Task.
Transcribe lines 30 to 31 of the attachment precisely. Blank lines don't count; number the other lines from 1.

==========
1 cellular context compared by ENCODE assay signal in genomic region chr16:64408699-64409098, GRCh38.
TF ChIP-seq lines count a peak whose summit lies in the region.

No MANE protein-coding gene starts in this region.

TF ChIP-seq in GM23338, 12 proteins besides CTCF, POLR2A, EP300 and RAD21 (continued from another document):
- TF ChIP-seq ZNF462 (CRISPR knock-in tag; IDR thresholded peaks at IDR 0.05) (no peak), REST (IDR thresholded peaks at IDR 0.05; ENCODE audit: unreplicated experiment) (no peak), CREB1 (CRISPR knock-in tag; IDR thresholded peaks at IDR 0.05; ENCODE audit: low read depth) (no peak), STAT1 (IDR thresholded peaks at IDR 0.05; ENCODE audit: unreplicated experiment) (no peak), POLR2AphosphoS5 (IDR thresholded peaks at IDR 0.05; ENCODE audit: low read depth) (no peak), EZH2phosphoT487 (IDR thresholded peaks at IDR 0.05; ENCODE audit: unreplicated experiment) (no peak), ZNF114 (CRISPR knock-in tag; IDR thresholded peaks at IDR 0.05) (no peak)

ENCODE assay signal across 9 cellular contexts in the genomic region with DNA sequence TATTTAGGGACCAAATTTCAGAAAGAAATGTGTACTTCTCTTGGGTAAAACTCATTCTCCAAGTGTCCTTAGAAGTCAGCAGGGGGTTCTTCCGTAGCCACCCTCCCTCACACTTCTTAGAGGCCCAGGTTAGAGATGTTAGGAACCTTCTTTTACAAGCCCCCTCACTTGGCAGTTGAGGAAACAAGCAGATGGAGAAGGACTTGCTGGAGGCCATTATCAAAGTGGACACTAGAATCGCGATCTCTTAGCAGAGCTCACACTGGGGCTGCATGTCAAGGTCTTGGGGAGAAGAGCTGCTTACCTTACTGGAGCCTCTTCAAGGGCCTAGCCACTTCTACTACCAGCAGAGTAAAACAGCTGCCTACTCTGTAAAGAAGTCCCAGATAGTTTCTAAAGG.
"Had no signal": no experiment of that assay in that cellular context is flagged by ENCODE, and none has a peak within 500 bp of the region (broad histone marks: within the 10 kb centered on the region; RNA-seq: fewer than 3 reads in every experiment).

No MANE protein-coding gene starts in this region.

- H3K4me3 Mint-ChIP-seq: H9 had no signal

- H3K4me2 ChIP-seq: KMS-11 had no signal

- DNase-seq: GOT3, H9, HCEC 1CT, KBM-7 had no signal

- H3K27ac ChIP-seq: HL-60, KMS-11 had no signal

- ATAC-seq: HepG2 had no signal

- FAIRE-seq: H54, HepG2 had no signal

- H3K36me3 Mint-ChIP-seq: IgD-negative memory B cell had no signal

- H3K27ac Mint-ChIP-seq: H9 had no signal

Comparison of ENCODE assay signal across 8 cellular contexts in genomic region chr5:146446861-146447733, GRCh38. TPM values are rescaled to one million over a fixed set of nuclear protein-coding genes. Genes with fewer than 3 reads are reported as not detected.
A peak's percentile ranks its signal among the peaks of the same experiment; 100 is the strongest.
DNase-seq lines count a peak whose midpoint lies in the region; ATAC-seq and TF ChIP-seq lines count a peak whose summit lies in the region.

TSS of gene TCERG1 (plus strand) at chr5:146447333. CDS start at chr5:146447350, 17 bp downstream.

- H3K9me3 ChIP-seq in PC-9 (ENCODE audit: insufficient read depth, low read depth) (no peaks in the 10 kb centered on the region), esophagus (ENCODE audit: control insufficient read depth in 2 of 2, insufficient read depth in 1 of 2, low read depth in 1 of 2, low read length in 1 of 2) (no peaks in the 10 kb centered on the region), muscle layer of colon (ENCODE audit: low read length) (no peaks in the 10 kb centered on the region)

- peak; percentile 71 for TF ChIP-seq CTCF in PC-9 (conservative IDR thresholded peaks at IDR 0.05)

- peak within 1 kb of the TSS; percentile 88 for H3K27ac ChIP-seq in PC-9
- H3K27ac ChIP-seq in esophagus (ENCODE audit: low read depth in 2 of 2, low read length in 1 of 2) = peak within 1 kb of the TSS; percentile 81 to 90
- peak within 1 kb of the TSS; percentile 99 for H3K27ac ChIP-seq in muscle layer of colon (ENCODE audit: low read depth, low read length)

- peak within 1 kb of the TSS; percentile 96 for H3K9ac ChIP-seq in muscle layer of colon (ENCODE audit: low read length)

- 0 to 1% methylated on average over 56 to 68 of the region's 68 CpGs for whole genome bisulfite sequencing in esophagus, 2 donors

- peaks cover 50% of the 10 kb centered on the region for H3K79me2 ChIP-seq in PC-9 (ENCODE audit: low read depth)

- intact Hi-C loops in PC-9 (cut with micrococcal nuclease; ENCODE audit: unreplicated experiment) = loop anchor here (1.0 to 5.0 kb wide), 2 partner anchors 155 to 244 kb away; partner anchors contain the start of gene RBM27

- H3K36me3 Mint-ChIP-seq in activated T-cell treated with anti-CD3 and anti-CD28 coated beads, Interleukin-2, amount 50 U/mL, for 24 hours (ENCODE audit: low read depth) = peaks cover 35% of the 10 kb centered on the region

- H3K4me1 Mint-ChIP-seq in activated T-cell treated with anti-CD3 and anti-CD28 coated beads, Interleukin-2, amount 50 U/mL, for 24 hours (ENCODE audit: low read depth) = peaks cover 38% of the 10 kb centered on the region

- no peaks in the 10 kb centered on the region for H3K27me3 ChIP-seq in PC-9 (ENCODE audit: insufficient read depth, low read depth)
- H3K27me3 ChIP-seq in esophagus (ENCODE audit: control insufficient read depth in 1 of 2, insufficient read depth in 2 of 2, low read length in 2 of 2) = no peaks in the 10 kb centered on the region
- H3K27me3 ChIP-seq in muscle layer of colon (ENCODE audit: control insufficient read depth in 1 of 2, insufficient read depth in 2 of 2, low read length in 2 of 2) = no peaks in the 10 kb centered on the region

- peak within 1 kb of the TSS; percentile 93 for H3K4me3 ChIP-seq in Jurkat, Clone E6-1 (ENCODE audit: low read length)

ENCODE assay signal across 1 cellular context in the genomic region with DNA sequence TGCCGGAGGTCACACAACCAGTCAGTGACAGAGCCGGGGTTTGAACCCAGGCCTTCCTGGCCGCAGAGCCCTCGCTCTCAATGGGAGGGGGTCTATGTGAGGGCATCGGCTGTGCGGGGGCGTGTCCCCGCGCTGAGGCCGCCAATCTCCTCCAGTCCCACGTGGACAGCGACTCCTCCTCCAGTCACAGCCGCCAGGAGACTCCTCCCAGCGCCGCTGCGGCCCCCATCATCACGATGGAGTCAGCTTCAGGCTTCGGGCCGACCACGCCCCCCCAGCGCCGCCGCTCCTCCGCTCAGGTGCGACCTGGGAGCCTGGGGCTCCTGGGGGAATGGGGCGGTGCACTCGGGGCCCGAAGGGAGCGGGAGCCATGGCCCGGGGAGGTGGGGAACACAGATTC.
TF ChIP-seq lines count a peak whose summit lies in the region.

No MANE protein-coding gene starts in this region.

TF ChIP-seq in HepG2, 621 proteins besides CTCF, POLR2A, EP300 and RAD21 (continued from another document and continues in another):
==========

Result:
- H3K36me3 Mint-ChIP-seq in activated T-cell treated with anti-CD3 and anti-CD28 coated beads, Interleukin-2, amount 50 U/mL, for 24 hours (ENCODE audit: low read depth) = peaks cover 35% of the 10 kb centered on the region

- H3K4me1 Mint-ChIP-seq in activated T-cell treated with anti-CD3 and anti-CD28 coated beads, Interleukin-2, amount 50 U/mL, for 24 hours (ENCODE audit: low read depth) = peaks cover 38% of the 10 kb centered on the region